The speedometers in cars are notoriously inaccurate. This is something we have always known but with the ubiquity of GPS devices with rather more accurate (if lumpy) speed measuring this has become much more obvious. They are always calibrated to read high so that the inaccuracy will never cause you to inadvertently exceed the speed limit.

This is annoying. Like most drivers with some experience I don’t read the speedometer very often but judge it mentally, only checking the dial when changing speeds (or spotting a camera, but that is another matter). However, even then, we are judging our speed by a previously learned experience based on an inaccurate instrument. It is really noticeable when stuck behind someone doing exactly what they think is the speed limit when you know that they could be going 5 or more mph faster.

The law says that speedometers should be between -0% to +10%(+4 km/h) accurate. As they cannot achieve the -0% by design, they always over read a bit. They work by counting revolutions of the wheels and I thought that part of the inaccuracy was due to tyre wear so I did some calculations. I have 195/65R15 tyres; these are nominally 25″ diameter, i.e. about 807 revolutions per mile. If we assume that a new tyre has about 3/8″ of tread and when worn it is reduced to 1/8″ that is 1/2″ loss on the diameter and now 823 revolutions per mile. This is enough to cause the meter to read 2% fast; certainly significant but not as much as the discrepancy that I observe (nearer 6%). Changing your tyre or wheel size or the differential can make even bigger changes if you don’t get the speedometer re-calibrated.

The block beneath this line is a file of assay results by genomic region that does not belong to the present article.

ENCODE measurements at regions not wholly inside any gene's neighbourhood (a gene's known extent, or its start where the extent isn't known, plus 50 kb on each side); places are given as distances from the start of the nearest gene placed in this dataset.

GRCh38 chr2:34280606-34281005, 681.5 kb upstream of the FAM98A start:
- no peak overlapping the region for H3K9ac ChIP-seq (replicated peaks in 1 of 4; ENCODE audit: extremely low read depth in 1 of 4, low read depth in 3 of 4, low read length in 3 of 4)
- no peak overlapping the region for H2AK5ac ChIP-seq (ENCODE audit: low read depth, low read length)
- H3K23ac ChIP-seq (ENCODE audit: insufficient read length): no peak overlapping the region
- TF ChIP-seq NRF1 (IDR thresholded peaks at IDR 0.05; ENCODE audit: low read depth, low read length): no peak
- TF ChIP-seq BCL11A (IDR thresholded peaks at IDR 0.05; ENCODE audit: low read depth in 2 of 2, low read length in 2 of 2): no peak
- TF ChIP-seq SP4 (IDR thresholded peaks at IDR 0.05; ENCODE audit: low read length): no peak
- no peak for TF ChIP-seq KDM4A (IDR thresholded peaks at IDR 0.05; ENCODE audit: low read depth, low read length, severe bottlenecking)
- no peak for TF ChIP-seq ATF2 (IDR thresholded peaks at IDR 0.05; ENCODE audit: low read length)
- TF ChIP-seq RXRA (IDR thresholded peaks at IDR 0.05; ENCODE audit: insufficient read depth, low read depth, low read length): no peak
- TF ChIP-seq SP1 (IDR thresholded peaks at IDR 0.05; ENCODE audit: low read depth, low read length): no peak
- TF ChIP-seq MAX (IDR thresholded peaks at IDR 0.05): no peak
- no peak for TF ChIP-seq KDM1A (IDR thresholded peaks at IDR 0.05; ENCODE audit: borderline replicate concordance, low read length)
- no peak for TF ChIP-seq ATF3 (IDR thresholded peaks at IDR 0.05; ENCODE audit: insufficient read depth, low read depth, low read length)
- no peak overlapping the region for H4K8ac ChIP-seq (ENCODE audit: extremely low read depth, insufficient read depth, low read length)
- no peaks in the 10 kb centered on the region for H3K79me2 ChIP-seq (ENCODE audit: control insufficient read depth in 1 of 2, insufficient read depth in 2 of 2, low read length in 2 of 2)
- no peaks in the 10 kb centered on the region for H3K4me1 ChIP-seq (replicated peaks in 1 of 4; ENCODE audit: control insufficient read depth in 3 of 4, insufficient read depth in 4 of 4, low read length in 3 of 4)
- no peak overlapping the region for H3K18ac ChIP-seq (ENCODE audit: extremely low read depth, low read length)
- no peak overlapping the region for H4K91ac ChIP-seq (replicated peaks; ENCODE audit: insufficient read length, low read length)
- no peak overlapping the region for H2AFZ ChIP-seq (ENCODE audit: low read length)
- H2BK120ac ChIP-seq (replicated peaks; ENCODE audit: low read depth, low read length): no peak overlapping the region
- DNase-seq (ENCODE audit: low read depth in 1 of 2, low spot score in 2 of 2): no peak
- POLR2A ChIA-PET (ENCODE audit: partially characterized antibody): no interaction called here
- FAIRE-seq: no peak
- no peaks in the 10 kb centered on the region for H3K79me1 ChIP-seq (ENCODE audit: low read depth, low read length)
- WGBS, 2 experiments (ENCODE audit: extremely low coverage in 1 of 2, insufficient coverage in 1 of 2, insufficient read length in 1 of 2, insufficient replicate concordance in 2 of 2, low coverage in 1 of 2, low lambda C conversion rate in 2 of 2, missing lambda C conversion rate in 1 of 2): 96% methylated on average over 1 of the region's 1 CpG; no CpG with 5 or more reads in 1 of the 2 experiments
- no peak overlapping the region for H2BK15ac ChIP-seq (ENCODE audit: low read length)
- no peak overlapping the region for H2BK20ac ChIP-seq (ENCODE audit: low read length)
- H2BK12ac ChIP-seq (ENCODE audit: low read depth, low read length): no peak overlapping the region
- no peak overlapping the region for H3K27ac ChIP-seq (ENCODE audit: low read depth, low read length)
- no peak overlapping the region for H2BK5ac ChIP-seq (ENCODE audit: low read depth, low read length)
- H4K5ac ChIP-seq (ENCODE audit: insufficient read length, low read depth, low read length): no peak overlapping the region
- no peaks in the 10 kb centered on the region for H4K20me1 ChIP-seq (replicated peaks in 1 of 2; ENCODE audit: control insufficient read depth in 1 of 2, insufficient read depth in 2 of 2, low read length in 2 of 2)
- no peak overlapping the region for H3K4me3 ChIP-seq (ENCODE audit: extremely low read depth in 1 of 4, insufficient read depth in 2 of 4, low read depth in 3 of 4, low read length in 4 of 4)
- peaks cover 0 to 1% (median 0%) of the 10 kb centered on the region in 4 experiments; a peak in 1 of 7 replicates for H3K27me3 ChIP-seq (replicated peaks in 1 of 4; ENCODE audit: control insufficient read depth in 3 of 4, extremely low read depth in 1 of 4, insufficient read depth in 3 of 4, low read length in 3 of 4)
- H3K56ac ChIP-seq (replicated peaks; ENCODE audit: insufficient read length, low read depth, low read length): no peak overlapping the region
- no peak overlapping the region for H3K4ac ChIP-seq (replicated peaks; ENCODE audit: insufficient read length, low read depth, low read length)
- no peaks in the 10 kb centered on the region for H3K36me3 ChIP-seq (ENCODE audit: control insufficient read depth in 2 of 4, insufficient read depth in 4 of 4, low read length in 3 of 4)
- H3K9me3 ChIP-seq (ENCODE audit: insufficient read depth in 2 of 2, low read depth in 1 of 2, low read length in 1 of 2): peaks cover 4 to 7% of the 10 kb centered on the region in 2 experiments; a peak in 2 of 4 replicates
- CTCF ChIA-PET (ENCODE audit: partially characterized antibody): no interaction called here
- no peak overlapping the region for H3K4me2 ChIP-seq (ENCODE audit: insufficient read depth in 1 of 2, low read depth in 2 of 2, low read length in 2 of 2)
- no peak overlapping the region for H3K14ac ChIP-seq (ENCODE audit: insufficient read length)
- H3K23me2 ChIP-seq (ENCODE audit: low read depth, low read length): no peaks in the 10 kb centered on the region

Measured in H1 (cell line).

It ought to be possible to make speedometers more accurate. They could use GPS technology—by setting my handheld device to sample quite frequently it becomes relatively smooth and if this were further smoothed by software and translated to an analogue device it could make a good and accurate meter. Alternatively it should be possible to adapt optical mouse technology. These work on any suitable rough surface, the road would be ideal, and the only thing that would need to be changed would be the range up to about 400 mm to the underside of the car rather than 4mm to the mouse mat and this would probably need a more powerful laser. Pointing the device at the tyre would reduce this necessary range. (I thought of this independently but I see that halfbakery has a similar idea—which proves how daft it is)

P.S. The ACPO formula for determining speed violations is currently 10% +2mph. Police car speedometers are calibrated -5% to +0% (the other way around to ordinary ones) so that they don’t think you are going faster than you really are. Camera speed traps are triggered at an even higher point than this but not enough to compensate for thinking you were in a different speed zone. Those annoying electronic flashing “SLOW DOWN” notices seem to be randomly set and very inaccurate, often reporting about the car three or more in front of you. They have no weight in law.

A House of Lords reply indicated that speedometers are actually manufactured to a -0% to +5%(+10 km/h) tolerance which over-reads still more, not meeting the legal requirement until 120 km/h (about 70mph). In theory when you think you are doing 30 you could be only doing 24 mph though I don’t think many are that bad.

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